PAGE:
In a two-page spread in the Herald on Sunday, science journalist Jamie Morton lays out ten New Zealand science and innovation success stories, ranging from migraines to methane.
You can read the full feature online here.
Making thunder Underground
If anyone says science is boring, ask them how many professions let you blow up hundreds of kilograms of dynamite to create seismic waves. In doing so, a team of New Zealand researchers have rocked the world’s understanding of what happens beneath the Earth’s shifting jigsaw of tectonic plates.
Researchers from GNS Science, Victoria University and other institutes gained this long-elusive picture by drilling a series of bore holes, tens of metres deep, between Wairarapa and Kapiti.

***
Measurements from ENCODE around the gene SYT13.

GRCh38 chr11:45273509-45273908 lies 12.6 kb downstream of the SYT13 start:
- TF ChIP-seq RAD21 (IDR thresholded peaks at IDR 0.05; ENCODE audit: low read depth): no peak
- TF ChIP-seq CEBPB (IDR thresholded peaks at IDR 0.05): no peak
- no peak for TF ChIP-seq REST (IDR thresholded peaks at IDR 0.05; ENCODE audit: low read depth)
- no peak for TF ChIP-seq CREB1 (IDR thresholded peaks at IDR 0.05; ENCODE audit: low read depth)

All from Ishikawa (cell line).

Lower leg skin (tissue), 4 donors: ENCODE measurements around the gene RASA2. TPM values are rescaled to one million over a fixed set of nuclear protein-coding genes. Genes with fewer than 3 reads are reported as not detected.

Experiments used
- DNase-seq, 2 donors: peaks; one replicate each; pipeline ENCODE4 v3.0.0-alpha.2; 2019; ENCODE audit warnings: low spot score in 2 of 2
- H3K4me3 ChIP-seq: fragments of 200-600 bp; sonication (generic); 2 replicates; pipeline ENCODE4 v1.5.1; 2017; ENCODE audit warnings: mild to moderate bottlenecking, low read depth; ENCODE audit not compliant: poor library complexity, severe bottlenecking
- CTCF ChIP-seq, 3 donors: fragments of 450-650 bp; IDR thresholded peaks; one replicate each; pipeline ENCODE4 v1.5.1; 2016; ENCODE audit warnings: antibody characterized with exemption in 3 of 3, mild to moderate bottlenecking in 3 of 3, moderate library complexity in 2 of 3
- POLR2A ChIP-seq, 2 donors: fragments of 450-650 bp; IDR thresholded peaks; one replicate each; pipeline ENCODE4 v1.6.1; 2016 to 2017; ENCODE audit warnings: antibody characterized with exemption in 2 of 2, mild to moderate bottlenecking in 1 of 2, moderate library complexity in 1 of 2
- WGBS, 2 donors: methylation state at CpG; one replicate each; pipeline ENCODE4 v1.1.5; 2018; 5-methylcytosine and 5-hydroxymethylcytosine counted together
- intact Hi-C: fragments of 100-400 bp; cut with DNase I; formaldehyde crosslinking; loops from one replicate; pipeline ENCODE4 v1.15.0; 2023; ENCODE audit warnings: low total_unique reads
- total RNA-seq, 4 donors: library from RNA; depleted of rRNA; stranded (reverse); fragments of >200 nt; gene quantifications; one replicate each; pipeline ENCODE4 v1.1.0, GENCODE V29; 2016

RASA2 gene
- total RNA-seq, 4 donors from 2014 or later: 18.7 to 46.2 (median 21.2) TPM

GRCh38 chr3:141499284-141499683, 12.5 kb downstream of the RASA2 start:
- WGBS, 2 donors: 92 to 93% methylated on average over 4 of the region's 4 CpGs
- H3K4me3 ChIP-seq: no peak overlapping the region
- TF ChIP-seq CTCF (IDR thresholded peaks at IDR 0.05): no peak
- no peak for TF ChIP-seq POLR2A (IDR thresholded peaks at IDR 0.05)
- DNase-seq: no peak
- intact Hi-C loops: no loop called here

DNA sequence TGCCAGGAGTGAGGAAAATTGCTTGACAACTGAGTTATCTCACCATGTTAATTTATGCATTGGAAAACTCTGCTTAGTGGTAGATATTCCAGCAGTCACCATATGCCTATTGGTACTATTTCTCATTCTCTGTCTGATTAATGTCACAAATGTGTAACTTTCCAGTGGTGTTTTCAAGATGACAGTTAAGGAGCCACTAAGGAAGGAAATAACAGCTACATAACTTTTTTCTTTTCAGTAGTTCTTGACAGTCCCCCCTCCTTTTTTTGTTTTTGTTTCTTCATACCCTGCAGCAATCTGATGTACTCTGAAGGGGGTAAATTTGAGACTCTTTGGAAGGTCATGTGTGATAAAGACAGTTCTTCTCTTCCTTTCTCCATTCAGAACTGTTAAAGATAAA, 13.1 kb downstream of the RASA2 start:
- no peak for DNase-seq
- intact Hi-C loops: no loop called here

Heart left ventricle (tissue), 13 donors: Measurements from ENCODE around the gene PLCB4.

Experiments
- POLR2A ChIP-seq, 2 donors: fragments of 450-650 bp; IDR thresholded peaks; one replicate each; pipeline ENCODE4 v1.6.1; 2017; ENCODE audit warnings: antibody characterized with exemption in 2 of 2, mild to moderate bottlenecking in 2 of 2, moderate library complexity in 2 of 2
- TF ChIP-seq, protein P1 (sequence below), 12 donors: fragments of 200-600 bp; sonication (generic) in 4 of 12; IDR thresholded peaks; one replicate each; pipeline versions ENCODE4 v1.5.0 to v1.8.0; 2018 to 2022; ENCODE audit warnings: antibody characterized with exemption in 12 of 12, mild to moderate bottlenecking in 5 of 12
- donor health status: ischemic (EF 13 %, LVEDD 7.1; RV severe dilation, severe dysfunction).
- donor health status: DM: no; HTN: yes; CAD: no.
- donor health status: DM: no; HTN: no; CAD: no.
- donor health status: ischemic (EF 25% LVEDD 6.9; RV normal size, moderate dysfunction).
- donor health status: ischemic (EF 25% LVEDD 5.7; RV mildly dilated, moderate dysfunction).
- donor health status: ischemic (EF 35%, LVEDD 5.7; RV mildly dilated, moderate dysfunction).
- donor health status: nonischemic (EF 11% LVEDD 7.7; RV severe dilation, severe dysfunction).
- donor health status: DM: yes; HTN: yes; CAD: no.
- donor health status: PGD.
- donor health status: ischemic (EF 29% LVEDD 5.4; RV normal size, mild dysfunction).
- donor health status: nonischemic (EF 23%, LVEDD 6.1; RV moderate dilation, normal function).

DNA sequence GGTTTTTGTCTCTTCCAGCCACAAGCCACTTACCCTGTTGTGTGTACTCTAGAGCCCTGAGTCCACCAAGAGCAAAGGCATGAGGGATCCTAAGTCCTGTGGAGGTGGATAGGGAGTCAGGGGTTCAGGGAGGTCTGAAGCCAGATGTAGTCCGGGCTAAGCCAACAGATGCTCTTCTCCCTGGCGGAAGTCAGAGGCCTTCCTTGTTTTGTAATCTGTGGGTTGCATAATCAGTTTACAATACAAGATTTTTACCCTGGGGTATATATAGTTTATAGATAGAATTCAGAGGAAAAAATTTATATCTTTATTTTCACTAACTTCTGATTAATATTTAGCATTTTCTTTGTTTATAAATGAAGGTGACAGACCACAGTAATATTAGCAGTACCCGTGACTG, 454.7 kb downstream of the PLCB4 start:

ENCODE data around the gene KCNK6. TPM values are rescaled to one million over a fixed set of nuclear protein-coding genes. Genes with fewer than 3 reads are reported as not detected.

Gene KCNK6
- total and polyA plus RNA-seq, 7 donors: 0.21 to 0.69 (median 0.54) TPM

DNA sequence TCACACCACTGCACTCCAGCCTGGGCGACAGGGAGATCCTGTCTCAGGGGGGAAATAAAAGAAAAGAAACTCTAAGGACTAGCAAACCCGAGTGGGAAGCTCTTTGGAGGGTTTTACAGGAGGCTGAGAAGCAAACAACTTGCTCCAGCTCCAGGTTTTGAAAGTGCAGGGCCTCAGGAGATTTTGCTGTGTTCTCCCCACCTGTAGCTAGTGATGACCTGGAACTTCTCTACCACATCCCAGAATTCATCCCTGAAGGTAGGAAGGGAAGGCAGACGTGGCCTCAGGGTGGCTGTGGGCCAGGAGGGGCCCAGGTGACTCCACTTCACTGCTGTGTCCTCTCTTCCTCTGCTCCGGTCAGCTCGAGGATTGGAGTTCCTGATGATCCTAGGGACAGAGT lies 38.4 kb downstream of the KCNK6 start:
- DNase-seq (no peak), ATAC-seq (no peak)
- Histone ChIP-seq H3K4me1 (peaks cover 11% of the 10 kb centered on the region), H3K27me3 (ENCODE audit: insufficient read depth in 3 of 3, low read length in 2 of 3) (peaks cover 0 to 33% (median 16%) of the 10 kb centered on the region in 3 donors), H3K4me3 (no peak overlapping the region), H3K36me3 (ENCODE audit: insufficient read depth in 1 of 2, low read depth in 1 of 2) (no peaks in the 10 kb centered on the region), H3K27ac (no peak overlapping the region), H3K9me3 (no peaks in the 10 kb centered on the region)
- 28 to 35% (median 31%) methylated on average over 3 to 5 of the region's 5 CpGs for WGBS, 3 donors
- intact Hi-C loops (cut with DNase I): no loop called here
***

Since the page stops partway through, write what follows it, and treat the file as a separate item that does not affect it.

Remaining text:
After setting off huge explosive charges – including up to 500kg of dynamite in 50m-deep bore holes – they monitored 1200 seismometers to see how the seismic waves changed as they moved through the earth.
The seismic “reflections” allowed them to build a 3D-picture of what was happening below the Australian and Pacific plates.
For the first time, researchers could show how the plates were gliding on a layer of “soft” rock 10km thick and weak enough to let the plates shift many centimetres a year.